upon their heads. In early times, men rode oxen and later they used triangular
sledges drawn by oxen. These may still be seen in the more isolated rural areas.
After their introduction, horses were used increasingly for riding where horse-sickness
was not a problem. Donkeys have become increasingly useful pack animals.
the land belonged to the clan as a whole. The chief administered
it and his headmen allocated it for individuals to use. Chiefs or
headmen with their councillors allocated each man a residential plot
and land for cultivation. If land was plentiful, a common grazing
area was used. Most lands were some distance from the homestead,
although most also kept vegetable gardens nearby as well. The Nguni
originally used a wooden hoe but they now use iron hoes.
maize, pumpkins, gourds, beans, sweet potatoes and beans are widely
grown and are the principal forms of subsistence. Though modern practices
have wrought many changes in agricultural practice, to prevent harm
from supernatural causes, magic and ceremonies are sometimes performed,
when the ancestors are invoked to ensure rains and good crops.
staple diet is maize, stamped or ground and sifted in a shallow basket.
Food from the veld formed a high proportion of the general food supply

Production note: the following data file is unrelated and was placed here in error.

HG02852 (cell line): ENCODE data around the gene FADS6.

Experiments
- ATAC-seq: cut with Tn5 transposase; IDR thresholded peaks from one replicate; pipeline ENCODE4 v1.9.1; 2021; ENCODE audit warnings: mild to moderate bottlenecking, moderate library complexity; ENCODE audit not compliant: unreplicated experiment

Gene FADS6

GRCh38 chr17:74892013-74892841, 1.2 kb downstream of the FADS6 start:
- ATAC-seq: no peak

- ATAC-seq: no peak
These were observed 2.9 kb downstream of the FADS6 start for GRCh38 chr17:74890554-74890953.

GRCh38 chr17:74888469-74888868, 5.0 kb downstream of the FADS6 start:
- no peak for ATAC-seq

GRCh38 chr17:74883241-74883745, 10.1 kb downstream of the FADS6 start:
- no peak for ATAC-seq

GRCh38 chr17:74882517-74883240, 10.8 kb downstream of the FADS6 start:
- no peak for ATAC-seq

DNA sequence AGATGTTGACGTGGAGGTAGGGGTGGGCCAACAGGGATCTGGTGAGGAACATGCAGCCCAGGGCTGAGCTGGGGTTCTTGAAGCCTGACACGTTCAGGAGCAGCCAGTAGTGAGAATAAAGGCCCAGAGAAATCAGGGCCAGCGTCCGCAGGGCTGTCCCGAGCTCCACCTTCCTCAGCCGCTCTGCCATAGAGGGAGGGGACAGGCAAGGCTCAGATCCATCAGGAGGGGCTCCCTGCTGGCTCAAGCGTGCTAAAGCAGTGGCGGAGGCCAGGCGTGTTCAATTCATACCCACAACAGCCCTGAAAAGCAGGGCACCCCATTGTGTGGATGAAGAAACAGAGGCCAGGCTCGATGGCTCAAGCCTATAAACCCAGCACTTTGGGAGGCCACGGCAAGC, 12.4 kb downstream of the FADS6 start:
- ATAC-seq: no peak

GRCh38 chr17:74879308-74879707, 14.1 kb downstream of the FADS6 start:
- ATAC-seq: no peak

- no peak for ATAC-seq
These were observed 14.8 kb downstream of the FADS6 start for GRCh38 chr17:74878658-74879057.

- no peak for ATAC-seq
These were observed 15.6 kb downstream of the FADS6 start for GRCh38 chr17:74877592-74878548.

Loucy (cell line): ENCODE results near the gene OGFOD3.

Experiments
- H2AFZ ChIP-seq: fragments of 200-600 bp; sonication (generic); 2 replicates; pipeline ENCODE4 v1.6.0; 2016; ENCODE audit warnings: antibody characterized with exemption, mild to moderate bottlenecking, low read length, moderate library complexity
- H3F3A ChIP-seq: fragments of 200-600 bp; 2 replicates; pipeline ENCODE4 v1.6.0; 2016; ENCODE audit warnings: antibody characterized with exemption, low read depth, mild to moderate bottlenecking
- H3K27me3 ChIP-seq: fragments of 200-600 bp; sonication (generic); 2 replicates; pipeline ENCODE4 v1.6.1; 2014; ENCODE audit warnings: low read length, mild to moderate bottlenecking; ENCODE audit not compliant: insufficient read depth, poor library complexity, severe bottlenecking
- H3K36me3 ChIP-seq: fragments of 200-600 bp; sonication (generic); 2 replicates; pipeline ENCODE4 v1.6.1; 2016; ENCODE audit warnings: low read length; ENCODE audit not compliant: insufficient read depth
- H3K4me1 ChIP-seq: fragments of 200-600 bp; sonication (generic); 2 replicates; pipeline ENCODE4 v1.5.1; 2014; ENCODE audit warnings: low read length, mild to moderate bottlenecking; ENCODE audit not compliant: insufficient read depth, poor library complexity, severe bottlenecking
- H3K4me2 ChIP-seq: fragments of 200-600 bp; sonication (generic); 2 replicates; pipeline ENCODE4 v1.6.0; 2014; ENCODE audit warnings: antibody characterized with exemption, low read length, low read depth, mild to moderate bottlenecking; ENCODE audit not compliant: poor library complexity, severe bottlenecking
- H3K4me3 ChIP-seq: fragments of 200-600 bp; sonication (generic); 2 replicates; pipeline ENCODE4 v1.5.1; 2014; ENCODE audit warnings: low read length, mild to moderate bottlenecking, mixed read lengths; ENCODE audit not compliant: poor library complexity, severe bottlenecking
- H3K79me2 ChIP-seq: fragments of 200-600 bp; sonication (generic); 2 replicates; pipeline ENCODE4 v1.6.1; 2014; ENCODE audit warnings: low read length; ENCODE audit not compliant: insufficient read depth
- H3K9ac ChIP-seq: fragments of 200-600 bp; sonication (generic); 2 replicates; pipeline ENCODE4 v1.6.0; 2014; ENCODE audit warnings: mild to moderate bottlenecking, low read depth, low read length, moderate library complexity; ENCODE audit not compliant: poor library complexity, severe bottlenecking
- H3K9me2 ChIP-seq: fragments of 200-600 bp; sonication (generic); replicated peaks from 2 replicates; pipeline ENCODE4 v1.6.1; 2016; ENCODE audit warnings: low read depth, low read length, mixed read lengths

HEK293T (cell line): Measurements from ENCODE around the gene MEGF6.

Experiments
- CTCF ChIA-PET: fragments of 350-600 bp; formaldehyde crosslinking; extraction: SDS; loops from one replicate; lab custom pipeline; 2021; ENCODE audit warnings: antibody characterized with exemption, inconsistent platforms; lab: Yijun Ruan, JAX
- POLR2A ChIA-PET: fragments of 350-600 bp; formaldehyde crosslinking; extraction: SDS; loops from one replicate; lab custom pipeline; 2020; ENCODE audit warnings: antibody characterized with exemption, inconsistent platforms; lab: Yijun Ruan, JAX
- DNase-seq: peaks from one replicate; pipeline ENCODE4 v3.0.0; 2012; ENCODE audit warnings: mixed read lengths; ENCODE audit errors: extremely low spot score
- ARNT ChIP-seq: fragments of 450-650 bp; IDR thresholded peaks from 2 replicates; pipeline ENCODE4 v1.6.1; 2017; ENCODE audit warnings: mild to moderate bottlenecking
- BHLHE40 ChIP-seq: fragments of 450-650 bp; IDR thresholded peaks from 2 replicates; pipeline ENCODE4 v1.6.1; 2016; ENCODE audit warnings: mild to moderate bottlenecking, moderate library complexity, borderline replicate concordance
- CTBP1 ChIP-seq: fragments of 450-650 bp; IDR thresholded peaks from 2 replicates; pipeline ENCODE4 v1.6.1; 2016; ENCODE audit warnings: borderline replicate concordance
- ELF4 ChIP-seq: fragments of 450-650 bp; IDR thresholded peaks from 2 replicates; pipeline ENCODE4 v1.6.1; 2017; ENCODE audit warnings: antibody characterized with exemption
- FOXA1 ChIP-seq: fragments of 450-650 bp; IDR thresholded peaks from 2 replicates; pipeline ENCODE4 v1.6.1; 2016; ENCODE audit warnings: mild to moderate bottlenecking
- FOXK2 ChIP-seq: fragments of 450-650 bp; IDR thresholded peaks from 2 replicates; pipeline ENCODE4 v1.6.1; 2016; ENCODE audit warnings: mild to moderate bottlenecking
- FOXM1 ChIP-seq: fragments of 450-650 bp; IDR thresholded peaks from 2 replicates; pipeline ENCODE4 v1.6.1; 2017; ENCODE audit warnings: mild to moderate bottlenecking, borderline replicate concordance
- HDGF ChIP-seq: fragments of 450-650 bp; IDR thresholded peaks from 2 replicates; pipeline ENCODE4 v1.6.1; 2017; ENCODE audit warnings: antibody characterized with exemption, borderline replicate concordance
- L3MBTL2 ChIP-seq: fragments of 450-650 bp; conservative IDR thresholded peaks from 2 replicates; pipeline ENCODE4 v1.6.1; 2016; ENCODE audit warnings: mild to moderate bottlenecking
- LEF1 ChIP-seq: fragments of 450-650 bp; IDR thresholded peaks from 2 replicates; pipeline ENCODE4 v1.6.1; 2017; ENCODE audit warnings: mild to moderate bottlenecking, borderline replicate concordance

in former times, but with overgrazing, this is no longer so plentiful.
Food was cooked out of doors or in the centre of the hut. European
traders introduced the three-legged iron cooking pot, which is now
universally used. The Nguni used to serve porridge on woven mats,
and meat in wooden dishes, but today manufactured crockery is commonly
used. They still enjoy drinking sour milk and make nutritious sorghum
former times, clothing was made of skin, but today cotton and woollen
blankets have taken over. In rural areas, occasionally some skin
clothing is worn, especially for ceremonial occasions. Traditional
clothing for women is a short, fringed, beaded apron of skin or cloth,
a skirt, a cloak or wrap, and sometimes a breast covering. The shape
of the skirt varies. The Zulu skirt is flared and full. The Xhosa,
and Bhaca allow the small apron to show in front. The cloak is often
widely flared and voluminous.
missionaries began working among the Nguni, cloth replaced traditional
materials and new styles developed, often influenced by nineteenth
century missionary dress. In former times, Southern Nguni men wore
a penis-sheath only; later a skin apron was added. Northern Nguni
men wore a skin apron back and front, and a kilt of animal tails.
Styles varied according to clan, age and status. Women wore their
hair in different styles, some very elaborate. Warriors wore special